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Sunday, March 20, 2016

How much naturally-occurring sugar (i.e. from fruit or milk) is healthy to eat?

How much naturally-occurring sugar (i.e. from fruit or milk) is healthy to eat?
There are no guidelines to limit natural sugars in fresh fruits and vegetables and milk because there is simply no evidence that consuming these sugars is harmful to our health.
Earlier this year, the World Health Organization (WHO) released strict limits for added sugars – those that are added to foods during processing. WHO called for adults to cut their intake to less then 10 per cent of daily calories or, even better, less than 5 per cent. For a standard 2000-calorie diet, these limits translate to no more than 50 grams (10 per cent calories) and 25 grams (5 per cent calories).
These new guidelines are based on evidence reducing added sugar intake to less than 10 per cent of daily calories helps guards against overweight and obesity. The WHO defined added sugars as those “added during processing, at home, and sugars naturally present in honey, syrups, fruit juices and fruit juice concentrates”.
But unlike added sugars, there are no specific intake guidelines for natural sugars which occur in fresh fruit and vegetables (called fructose) and milk and yogurt (called lactose).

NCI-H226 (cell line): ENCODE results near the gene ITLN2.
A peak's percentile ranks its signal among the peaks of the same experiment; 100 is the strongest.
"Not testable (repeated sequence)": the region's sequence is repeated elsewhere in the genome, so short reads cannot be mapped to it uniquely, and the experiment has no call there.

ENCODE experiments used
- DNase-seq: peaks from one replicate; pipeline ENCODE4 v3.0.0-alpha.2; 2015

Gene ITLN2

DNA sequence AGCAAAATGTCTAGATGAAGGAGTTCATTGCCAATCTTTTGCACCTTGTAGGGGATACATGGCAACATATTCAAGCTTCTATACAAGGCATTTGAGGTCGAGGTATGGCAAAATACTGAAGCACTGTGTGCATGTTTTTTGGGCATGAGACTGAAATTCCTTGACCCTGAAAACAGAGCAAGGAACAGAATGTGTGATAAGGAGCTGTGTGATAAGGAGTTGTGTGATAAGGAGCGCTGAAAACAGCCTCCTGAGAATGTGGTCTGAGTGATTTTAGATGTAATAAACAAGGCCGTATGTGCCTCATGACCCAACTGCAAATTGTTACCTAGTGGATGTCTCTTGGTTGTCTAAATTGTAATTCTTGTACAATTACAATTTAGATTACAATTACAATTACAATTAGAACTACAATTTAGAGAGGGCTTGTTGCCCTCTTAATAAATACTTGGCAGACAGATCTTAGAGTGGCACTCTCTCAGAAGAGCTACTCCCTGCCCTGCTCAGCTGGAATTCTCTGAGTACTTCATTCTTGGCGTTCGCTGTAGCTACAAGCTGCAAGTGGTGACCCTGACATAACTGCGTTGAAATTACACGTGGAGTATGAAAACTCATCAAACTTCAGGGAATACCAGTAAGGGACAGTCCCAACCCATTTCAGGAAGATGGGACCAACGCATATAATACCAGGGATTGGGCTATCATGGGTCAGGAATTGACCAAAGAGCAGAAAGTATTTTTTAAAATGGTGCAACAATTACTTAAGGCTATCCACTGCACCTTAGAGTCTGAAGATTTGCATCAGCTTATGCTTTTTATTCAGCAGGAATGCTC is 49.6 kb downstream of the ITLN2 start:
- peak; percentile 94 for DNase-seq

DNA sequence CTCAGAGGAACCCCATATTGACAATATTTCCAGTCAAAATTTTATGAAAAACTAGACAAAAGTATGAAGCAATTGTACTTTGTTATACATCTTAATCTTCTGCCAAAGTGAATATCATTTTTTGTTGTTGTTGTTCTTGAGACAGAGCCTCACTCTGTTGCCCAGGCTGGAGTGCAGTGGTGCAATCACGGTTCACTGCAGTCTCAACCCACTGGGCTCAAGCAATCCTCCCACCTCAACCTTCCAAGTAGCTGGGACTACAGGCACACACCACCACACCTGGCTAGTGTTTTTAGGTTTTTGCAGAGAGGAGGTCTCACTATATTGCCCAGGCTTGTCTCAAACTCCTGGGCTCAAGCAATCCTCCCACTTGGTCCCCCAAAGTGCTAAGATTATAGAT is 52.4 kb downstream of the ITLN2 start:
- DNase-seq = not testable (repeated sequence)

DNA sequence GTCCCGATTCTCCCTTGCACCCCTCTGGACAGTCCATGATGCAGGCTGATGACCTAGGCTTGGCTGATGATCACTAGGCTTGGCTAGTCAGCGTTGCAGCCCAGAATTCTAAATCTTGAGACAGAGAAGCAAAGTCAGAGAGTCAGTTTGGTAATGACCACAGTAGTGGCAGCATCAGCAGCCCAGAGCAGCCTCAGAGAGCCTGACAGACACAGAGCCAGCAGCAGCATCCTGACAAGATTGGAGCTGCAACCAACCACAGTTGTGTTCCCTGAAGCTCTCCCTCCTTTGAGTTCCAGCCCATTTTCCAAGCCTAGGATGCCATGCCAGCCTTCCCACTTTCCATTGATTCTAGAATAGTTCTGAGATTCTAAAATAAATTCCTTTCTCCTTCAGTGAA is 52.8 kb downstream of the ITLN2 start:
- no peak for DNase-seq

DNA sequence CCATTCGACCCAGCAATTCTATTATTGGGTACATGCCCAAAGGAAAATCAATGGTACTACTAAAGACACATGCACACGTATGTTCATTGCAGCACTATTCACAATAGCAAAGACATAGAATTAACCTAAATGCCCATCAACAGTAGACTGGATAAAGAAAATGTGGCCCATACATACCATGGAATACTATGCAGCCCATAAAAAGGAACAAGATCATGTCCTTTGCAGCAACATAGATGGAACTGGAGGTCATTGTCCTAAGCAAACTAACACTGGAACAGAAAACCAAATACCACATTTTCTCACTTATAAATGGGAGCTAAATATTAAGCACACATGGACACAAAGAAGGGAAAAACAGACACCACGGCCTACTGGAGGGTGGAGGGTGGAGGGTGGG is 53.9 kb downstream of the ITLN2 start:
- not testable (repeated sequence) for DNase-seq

You might wonder why fruit juice, which contains naturally-occurring sugar (not added sugar) needs to be limited along with other added sugars.  While pure fruit juice does deliver vitamins and minerals, it can be high in natural sugar. One cup of orange juice has 23 grams of sugar while one medium orange has 12 grams. And fruit juice has none of the fibre whole fruit does, so it doesn’t fill you up.  The extra calories from sugar in fruit juice can, therefore, lead to unwanted weight gain if you drink it regularly to quench your thirst.
Current dietary guidelines recommend that total carbohydrates can make up 45 to 65 per cent of your total daily calories.  If you eat, say, 1800 calories per day that means you can consume 202 to 292 grams of carbohydrates each day.
The majority of your carb grams will come from naturally-occurring sugars in fruit and vegetables and starches in foods like whole grains, starchy vegetables and beans and lentils.
The smallest contributor to your total carbohydrate intake – less than 10 per cent of your daily calories – should be added sugars.


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